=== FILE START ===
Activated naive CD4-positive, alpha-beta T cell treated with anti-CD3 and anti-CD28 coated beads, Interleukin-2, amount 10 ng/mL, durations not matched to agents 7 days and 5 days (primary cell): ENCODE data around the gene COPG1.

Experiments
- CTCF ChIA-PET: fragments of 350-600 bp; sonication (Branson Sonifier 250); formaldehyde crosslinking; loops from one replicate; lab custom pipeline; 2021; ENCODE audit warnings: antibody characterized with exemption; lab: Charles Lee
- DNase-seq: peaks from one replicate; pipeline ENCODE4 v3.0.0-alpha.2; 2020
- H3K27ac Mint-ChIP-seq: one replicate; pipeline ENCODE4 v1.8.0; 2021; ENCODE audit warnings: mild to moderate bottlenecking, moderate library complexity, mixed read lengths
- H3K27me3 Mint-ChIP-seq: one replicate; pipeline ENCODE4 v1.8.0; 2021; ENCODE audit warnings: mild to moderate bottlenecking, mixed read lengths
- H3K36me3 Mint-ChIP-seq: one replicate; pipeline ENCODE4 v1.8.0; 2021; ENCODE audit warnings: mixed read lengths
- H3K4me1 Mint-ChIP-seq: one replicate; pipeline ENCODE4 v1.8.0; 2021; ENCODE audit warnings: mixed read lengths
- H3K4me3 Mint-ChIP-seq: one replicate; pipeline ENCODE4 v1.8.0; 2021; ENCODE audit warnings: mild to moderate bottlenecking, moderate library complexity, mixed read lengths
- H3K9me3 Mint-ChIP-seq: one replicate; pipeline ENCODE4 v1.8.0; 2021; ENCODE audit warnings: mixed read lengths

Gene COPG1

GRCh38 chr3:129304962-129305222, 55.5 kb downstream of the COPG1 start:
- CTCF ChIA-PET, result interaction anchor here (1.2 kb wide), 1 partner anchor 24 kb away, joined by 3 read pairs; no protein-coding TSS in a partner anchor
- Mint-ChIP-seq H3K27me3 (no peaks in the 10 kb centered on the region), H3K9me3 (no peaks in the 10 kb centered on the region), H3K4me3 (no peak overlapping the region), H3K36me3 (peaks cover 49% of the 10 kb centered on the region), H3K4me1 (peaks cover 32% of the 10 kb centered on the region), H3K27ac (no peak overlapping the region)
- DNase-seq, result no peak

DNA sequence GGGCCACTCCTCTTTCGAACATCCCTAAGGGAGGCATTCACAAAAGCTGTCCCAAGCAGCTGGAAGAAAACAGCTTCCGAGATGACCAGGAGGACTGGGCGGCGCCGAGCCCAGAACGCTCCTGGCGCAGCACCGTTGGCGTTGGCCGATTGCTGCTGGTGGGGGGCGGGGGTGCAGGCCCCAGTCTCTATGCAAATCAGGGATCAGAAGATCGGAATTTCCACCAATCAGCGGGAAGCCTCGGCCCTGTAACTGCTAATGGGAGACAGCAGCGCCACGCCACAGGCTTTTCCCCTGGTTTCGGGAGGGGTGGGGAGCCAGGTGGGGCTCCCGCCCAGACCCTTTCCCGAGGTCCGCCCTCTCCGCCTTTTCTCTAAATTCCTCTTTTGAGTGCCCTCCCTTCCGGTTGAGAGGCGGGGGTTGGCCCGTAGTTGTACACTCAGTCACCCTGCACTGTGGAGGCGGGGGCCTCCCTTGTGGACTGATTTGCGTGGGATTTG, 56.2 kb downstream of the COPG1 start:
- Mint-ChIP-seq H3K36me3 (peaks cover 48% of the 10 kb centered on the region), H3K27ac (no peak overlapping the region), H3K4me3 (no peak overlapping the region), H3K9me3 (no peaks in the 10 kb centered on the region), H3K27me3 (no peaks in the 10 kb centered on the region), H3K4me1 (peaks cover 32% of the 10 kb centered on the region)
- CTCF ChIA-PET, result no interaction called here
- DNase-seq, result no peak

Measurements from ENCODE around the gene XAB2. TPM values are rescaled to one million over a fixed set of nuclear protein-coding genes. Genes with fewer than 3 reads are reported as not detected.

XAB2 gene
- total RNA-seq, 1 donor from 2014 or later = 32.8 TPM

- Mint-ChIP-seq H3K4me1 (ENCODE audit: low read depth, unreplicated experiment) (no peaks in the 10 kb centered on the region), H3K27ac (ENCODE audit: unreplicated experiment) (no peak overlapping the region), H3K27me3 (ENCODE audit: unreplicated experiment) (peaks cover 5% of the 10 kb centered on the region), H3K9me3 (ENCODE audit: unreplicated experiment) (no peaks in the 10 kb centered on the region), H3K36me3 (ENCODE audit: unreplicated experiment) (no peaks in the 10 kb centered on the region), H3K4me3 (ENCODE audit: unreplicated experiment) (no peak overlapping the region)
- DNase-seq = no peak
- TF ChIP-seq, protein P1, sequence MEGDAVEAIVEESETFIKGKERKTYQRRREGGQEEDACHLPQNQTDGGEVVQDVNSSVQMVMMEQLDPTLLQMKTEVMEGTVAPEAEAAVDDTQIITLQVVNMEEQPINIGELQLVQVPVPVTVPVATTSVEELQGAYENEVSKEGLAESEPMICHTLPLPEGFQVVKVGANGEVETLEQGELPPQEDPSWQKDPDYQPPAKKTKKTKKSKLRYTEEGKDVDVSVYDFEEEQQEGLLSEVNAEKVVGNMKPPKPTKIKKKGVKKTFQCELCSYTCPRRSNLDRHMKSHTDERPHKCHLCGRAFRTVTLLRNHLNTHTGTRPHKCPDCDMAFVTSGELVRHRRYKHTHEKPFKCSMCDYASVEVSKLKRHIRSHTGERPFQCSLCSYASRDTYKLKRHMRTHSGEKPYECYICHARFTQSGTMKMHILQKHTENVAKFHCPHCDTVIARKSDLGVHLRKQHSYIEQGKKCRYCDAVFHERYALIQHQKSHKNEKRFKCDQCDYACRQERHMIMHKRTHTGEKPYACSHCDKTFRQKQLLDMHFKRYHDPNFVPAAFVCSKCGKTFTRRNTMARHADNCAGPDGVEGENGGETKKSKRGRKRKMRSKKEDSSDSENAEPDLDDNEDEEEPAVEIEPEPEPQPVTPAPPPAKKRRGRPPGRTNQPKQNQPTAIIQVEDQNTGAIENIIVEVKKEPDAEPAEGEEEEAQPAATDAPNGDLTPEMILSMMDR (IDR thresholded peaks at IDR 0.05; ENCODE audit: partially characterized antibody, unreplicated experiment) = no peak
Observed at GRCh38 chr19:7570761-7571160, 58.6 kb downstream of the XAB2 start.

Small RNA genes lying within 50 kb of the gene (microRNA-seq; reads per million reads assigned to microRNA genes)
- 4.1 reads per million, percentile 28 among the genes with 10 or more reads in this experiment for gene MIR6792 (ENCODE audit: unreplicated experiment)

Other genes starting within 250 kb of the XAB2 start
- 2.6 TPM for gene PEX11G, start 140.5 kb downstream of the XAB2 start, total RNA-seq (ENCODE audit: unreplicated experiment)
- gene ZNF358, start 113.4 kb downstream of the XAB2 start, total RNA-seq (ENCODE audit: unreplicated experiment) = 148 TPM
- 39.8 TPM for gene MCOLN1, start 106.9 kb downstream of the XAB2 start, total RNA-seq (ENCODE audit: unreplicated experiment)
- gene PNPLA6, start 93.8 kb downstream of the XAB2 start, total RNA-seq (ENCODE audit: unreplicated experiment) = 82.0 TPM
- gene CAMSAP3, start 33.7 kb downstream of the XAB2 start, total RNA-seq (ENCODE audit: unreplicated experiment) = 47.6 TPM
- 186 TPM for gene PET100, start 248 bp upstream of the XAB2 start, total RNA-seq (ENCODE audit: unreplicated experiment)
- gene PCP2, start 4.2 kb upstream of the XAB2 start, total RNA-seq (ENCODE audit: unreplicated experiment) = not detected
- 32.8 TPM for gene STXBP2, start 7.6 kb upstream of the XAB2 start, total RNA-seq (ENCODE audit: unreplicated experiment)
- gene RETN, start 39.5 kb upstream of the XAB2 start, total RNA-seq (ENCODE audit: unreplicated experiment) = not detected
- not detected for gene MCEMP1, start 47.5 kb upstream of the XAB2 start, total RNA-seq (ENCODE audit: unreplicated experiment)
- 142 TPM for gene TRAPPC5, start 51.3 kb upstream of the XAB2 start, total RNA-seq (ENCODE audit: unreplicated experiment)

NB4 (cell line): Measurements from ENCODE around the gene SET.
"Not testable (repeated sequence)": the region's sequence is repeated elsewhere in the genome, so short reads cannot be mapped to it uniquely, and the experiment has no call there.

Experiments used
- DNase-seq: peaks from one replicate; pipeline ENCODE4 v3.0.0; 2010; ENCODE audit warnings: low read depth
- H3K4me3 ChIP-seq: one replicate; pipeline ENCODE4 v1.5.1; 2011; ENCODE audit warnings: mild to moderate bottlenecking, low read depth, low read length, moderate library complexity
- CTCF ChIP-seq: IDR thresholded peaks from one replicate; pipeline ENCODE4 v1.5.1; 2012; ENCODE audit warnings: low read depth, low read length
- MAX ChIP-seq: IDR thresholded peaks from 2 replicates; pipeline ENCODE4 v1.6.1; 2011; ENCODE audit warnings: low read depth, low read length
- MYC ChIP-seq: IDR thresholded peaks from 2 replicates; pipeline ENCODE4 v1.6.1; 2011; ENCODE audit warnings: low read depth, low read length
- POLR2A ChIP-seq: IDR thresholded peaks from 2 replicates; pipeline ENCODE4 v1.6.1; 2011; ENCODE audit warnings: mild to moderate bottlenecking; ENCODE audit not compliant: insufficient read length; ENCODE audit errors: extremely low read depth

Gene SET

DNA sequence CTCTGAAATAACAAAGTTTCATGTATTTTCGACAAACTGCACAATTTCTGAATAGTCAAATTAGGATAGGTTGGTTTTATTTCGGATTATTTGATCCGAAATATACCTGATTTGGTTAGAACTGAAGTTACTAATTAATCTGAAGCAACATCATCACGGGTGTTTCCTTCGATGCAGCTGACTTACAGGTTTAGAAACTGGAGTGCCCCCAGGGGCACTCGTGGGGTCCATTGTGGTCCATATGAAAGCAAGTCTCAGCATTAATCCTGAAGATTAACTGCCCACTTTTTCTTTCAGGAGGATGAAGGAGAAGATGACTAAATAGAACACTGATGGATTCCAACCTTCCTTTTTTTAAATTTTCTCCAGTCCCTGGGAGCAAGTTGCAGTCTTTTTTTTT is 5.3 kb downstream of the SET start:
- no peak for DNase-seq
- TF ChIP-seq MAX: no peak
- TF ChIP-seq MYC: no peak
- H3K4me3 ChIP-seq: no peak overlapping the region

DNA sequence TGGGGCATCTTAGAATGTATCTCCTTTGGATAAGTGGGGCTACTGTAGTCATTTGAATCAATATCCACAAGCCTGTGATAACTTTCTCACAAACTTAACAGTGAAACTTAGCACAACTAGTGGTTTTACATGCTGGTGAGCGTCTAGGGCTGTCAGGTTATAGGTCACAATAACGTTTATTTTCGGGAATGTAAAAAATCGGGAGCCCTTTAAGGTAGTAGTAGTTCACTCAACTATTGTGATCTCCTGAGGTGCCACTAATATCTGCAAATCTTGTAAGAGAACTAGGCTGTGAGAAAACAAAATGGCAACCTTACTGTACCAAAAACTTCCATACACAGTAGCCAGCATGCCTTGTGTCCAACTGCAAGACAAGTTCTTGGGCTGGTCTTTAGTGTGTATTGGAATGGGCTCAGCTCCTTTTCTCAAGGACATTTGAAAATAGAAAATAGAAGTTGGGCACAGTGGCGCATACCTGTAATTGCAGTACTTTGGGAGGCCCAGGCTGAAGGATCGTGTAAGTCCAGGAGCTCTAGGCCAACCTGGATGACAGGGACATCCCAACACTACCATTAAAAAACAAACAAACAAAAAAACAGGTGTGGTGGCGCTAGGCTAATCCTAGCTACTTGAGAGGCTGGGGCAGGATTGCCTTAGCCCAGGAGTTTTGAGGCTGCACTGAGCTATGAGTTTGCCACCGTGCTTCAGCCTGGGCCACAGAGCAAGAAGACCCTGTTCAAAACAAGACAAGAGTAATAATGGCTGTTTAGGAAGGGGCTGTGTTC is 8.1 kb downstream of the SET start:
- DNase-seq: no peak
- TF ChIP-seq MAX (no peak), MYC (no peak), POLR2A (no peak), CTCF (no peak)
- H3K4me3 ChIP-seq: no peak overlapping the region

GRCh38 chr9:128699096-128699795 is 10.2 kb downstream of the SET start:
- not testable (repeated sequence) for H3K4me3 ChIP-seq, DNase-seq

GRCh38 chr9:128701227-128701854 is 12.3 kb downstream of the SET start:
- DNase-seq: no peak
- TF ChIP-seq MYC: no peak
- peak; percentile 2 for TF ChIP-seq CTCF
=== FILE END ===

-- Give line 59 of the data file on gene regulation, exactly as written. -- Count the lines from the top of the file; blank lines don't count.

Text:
- H3K4me3 ChIP-seq: no peak overlapping the region